Novelty measures as cues for temporal salience in audio similarity

Mark Cartwright*, Bryan A Pardo

*Corresponding author for this work

Research output: Chapter in Book/Report/Conference proceedingConference contribution

3 Scopus citations

Abstract

Most algorithms for estimating audio similarity either completely disregard time or they treat each moment in time equally. However, many studies over the years have noted several factors that affect how much attention we give to certain sounds or parts of sounds (e.g. loudness, the attack, novelty). These findings suggest that some time segments of audio may be more salient than others when making similarity judgments. We believe that if we could estimate this information, we could improve audio similarity measures. This paper presents the results of a human subject study designed to test the hypothesis that sounds segments with high timbral change are more salient than segments with low timbral change. We then investigate whether we can use this information to improve two audio similarity measures: a "bag-of-frames" approach and a dynamic time warping approach.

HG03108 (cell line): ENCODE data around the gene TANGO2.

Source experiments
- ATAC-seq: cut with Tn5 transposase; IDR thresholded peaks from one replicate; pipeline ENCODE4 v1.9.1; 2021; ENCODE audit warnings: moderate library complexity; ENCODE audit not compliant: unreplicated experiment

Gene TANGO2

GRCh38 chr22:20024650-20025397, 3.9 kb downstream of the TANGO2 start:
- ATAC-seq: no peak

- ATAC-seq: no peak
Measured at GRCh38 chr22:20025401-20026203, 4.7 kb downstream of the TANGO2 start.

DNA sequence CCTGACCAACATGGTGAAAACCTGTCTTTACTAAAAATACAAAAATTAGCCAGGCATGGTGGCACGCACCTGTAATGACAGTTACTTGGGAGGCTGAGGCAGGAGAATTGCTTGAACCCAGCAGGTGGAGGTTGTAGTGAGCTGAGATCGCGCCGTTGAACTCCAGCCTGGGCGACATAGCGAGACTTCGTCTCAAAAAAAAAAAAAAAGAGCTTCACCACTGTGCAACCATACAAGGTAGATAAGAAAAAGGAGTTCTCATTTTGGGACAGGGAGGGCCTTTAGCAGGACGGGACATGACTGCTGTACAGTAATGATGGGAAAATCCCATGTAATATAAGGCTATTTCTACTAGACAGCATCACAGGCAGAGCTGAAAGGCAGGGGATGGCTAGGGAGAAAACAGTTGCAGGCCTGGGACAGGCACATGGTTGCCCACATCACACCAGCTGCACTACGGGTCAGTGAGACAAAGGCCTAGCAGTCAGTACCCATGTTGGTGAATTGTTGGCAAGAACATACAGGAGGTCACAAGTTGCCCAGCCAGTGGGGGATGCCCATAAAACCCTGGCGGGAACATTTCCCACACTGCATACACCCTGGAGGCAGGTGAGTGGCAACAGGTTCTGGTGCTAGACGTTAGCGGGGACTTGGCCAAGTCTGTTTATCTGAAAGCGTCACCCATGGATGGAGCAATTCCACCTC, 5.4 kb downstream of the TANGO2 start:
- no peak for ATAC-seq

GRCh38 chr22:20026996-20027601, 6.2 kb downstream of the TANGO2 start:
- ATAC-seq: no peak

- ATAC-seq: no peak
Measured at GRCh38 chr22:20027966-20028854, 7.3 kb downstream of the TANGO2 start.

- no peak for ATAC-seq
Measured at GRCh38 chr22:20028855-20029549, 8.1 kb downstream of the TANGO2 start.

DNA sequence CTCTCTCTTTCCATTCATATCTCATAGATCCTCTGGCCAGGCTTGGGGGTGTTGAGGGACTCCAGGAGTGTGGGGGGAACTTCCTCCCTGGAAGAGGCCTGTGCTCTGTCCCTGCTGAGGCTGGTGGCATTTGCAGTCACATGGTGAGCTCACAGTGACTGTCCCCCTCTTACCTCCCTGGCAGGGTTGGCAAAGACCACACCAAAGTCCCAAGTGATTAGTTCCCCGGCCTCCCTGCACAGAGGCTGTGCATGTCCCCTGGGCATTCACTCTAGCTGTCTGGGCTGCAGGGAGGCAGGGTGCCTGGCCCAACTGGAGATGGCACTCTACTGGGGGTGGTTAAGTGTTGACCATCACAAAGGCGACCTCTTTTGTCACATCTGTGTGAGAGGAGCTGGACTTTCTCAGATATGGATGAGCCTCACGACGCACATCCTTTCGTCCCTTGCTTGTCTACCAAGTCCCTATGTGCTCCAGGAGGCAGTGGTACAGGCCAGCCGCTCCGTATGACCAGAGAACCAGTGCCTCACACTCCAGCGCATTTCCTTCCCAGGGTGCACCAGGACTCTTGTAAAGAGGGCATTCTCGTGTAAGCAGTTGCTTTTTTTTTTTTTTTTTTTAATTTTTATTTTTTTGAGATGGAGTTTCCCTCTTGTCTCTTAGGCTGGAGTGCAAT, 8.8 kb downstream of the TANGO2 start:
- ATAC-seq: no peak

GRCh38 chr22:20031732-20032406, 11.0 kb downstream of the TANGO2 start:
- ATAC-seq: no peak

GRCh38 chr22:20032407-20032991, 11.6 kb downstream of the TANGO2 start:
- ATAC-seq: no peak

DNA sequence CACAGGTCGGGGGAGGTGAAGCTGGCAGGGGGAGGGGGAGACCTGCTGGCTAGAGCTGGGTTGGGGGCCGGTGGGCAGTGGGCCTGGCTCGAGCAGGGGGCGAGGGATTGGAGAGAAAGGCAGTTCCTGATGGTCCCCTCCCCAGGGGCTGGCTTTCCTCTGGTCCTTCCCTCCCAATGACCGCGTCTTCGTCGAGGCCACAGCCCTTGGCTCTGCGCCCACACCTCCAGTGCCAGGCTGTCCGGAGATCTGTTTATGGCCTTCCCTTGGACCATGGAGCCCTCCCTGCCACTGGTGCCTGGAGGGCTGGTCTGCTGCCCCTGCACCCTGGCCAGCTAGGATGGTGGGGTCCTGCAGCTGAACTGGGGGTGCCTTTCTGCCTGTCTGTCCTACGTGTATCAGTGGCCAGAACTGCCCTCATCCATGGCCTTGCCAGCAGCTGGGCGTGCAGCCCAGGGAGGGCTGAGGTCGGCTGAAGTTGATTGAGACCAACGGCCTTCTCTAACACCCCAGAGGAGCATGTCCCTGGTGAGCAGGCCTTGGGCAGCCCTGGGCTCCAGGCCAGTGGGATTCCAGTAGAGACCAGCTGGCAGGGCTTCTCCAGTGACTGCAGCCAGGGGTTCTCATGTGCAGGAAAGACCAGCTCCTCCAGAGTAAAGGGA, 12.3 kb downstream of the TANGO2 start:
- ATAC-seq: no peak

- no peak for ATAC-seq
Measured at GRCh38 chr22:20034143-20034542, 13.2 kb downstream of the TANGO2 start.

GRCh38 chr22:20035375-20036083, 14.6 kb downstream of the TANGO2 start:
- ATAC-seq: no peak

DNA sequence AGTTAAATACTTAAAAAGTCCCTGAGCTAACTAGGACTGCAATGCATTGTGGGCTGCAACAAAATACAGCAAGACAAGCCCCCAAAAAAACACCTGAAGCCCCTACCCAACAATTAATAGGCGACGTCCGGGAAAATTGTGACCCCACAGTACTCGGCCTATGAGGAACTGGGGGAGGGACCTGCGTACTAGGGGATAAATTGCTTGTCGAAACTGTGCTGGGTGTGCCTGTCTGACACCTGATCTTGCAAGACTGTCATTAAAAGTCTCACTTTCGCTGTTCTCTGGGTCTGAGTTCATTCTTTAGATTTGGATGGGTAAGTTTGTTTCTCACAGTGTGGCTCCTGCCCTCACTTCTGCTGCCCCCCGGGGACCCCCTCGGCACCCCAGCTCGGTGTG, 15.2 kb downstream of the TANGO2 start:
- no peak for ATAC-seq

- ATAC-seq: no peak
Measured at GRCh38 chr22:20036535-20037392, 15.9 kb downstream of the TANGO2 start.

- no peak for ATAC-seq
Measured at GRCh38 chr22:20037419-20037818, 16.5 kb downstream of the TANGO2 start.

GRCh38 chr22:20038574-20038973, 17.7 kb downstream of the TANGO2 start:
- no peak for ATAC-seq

Original languageEnglish (US)
Title of host publicationMIRUM 2012 - Proceedings of the 2nd International ACM Workshop on Music Information Retrieval with User-Centered and Multimodal Strategies, Co-located with ACM Multimedia 2012
Pages51-56
Number of pages6
DOIs
StatePublished - Dec 10 2012
Event2nd International ACM Workshop on Music Information Retrieval with User-Centered and Multimodal Strategies, MIRUM 2012 - Co-located with ACM Multimedia 2012 - Nara, Japan
Duration: Nov 2 2012Nov 2 2012

Publication series

NameMIRUM 2012 - Proceedings of the 2nd International ACM Workshop on Music Information Retrieval with User-Centered and Multimodal Strategies, Co-located with ACM Multimedia 2012

Other

Other2nd International ACM Workshop on Music Information Retrieval with User-Centered and Multimodal Strategies, MIRUM 2012 - Co-located with ACM Multimedia 2012
CountryJapan
CityNara
Period11/2/1211/2/12

Keywords

  • Audio novelty measures
  • Audio similarity
  • Audio temporal salience
  • Query-by-example

ASJC Scopus subject areas

  • Music
  • Information Systems

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